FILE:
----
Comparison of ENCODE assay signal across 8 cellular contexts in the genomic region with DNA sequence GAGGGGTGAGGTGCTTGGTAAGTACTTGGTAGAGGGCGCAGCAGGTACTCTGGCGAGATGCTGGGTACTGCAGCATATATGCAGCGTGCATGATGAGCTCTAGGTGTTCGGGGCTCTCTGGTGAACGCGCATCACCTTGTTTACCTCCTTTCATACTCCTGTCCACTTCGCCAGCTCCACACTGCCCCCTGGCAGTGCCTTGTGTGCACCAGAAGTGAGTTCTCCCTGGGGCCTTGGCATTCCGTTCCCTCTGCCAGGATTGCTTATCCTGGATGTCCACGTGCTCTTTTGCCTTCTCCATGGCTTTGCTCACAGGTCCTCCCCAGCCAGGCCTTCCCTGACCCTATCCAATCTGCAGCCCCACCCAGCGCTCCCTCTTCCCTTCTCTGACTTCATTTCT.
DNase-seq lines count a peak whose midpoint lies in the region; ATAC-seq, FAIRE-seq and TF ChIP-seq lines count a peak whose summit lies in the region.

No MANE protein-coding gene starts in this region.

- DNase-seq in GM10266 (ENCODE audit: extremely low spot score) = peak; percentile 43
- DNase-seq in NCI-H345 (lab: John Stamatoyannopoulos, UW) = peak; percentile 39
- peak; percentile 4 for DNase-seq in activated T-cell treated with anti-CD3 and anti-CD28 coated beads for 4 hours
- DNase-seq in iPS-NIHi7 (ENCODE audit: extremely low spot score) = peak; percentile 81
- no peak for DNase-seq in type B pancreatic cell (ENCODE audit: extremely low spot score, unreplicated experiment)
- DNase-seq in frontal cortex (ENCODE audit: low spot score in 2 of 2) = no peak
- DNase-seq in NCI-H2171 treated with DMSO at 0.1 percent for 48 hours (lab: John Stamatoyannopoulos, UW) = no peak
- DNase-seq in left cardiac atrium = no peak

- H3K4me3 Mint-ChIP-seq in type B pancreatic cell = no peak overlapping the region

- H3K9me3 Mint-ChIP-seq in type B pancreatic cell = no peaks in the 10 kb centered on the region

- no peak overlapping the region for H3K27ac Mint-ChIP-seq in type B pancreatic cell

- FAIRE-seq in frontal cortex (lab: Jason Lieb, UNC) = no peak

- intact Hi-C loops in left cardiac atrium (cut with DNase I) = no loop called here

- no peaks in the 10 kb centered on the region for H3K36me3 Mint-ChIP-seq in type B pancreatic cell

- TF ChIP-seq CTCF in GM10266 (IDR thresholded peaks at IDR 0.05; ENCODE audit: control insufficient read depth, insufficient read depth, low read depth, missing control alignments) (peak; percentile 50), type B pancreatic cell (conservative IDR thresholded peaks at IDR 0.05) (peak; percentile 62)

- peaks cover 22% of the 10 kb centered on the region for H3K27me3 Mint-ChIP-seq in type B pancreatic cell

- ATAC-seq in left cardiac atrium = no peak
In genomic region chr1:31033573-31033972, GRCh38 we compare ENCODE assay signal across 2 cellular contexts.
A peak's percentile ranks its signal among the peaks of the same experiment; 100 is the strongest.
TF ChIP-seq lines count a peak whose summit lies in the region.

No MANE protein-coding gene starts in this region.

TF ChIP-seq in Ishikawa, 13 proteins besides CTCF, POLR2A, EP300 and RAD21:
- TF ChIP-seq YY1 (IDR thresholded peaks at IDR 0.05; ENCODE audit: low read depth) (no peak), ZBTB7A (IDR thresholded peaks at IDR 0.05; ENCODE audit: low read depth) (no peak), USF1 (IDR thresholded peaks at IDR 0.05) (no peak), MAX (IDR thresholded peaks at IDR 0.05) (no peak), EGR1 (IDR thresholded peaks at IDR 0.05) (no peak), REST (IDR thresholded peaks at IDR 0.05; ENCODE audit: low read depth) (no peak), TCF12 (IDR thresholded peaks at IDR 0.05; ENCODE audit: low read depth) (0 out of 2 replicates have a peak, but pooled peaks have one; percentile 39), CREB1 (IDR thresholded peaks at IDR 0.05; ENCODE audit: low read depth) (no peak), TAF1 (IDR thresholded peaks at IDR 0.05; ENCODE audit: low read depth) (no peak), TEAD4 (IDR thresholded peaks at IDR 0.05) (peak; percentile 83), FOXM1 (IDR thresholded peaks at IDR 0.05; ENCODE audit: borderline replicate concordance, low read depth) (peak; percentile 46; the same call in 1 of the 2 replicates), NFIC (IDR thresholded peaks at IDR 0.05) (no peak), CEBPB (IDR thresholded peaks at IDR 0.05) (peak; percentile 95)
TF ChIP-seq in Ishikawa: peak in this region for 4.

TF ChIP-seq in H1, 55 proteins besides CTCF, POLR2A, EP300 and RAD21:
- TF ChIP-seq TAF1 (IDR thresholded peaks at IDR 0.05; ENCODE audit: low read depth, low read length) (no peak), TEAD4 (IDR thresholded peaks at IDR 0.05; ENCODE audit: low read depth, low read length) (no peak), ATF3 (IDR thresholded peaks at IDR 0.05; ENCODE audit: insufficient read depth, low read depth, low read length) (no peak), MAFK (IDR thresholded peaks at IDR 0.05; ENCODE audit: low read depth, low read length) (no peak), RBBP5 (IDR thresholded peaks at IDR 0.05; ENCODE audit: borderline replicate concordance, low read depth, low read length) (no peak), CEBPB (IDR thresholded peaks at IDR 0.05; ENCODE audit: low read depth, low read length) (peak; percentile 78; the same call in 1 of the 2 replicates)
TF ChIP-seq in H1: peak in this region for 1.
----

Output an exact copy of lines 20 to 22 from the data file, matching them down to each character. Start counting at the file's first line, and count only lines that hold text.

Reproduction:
- ATAC-seq in left cardiac atrium = no peak
In genomic region chr1:31033573-31033972, GRCh38 we compare ENCODE assay signal across 2 cellular contexts.
A peak's percentile ranks its signal among the peaks of the same experiment; 100 is the strongest.